Demonstrating the utility of machine learning innovations in address matching to spatial socio-economic applications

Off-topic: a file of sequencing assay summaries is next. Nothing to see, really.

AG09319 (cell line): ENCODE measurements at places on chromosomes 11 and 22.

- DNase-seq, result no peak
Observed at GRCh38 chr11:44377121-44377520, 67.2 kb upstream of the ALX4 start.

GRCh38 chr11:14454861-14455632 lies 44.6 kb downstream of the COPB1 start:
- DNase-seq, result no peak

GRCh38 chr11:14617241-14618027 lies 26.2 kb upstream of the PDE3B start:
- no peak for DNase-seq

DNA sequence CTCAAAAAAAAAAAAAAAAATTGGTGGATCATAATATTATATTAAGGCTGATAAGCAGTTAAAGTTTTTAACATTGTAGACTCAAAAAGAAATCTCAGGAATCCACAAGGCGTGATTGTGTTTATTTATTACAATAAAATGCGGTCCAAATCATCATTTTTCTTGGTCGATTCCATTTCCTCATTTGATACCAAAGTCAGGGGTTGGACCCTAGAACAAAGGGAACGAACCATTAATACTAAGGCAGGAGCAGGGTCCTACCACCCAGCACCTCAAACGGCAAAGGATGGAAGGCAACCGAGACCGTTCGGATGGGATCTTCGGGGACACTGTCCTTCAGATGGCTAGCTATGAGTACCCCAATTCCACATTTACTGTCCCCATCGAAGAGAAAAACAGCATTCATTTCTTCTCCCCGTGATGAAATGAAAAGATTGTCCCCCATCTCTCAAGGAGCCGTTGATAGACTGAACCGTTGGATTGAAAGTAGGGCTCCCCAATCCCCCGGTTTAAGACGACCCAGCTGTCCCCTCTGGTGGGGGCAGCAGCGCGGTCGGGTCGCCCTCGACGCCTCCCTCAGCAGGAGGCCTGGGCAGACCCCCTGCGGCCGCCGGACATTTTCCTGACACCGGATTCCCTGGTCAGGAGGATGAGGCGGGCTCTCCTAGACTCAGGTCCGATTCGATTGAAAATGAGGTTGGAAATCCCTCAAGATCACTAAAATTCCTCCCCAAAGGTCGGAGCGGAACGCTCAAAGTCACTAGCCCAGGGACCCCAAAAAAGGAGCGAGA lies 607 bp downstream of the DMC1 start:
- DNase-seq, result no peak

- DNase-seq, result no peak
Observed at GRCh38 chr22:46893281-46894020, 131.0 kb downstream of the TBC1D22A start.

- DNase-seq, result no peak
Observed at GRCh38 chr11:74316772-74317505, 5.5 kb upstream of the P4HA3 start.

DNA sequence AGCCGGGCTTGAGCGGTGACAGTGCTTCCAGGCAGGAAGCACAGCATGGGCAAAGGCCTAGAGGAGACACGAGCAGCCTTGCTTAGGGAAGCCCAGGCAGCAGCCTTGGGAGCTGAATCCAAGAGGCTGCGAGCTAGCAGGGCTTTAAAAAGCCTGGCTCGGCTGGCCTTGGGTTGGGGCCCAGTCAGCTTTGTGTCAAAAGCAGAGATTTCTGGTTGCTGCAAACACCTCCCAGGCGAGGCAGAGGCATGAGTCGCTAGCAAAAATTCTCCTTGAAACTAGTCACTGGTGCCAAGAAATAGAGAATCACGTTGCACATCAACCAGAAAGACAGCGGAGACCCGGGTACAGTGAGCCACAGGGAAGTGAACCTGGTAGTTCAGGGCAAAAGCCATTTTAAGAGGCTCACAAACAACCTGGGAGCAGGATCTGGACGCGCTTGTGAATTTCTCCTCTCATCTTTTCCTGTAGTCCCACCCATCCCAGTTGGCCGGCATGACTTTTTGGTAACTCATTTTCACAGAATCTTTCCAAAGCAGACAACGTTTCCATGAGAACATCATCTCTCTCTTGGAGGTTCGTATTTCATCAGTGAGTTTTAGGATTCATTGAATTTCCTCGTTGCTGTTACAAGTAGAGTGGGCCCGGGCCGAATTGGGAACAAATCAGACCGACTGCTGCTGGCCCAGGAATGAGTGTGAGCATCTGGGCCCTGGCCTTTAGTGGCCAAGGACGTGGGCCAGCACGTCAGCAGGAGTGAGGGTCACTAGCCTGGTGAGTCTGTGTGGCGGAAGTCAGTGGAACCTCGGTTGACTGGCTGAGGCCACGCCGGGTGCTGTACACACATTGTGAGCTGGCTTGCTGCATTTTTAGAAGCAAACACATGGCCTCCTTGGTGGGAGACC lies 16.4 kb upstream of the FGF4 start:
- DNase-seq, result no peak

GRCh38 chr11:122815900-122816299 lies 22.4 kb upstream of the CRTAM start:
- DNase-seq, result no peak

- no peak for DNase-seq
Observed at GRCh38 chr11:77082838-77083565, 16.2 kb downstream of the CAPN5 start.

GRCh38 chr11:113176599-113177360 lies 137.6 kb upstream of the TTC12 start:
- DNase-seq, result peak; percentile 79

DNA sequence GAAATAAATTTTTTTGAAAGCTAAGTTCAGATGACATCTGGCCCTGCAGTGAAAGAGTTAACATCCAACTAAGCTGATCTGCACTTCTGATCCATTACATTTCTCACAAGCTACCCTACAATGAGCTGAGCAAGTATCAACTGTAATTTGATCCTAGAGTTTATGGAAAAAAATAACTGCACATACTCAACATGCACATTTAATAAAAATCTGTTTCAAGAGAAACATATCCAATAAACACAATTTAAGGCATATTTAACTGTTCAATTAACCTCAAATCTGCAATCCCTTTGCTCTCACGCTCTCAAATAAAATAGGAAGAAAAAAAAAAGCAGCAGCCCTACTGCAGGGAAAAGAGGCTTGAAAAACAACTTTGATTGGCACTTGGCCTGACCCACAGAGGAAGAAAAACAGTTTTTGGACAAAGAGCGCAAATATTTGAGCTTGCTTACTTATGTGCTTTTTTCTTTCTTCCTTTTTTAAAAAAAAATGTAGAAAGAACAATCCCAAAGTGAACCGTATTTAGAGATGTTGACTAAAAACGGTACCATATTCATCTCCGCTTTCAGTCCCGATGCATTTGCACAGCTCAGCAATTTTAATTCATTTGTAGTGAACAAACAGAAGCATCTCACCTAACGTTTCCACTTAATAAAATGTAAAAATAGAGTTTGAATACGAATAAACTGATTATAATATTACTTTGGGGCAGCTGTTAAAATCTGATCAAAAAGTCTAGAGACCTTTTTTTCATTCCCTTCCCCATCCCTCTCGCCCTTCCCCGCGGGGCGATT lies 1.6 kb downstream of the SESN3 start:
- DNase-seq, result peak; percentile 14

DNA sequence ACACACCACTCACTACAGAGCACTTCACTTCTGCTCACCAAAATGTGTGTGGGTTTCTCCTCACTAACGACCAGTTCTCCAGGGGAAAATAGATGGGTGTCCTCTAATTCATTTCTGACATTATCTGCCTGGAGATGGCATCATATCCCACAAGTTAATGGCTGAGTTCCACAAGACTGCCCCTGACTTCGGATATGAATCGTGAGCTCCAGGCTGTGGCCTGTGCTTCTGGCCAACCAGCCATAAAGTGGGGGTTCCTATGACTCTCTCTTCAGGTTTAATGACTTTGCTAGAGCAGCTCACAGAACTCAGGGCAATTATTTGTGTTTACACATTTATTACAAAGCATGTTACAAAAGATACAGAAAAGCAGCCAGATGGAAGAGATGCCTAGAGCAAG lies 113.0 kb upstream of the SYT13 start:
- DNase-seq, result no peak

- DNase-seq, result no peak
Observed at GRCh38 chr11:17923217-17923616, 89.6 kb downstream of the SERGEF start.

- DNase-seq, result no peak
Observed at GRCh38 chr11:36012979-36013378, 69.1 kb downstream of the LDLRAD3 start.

The last decade has heralded an unprecedented rise in the number, frequency and availability of data sources. Yet they are often incomplete, meaning data fusion is required to enhance their quality and scope. In the context of spatial analysis, address matching is critical to enhancing household socio-economic and demographic characteristics. Matching administrative, commercial, or lifestyle data sources to items such as household surveys has the potential benefits of improving data quality, enabling spatial data visualisation, and the lowering of respondent burden in household surveys. Typically when a practitioner has high quality data, unique identifiers are used to facilitate a direct linkage between household addresses. However, real-world databases are often absent of unique identifiers to enable a one-to-one match. Moreover, irregularities between the text representations of potential matches mean extensive cleaning of the data is often required as a pre-processing step. For this reason, practitioners have traditionally relied on two linkage techniques for facilitating matches between the text representations of addresses that are broadly divided into deterministic or mathematical approaches. Deterministic matching consists of constructing hand-crafted rules that classify address matches and non-matches based on specialist domain knowledge, while mathematical approaches have increasingly adopted machine learning techniques for resolving pairs of addresses to a match. In this notebook we demonstrate methods of the latter by demonstrating the utility of machine learning approaches to the address matching work flow. To achieve this, we construct a predictive model that resolves matches between two small datasets of restaurant addresses in the US. While the problem case may seem trivial, the intention of the notebook is to demonstrate an approach that is reproducible and extensible to larger data challenges. Thus, in the present notebook, we document an end-to-end pipeline that is replicable and instructive towards assisting future address matching problem cases faced by the regional scientist.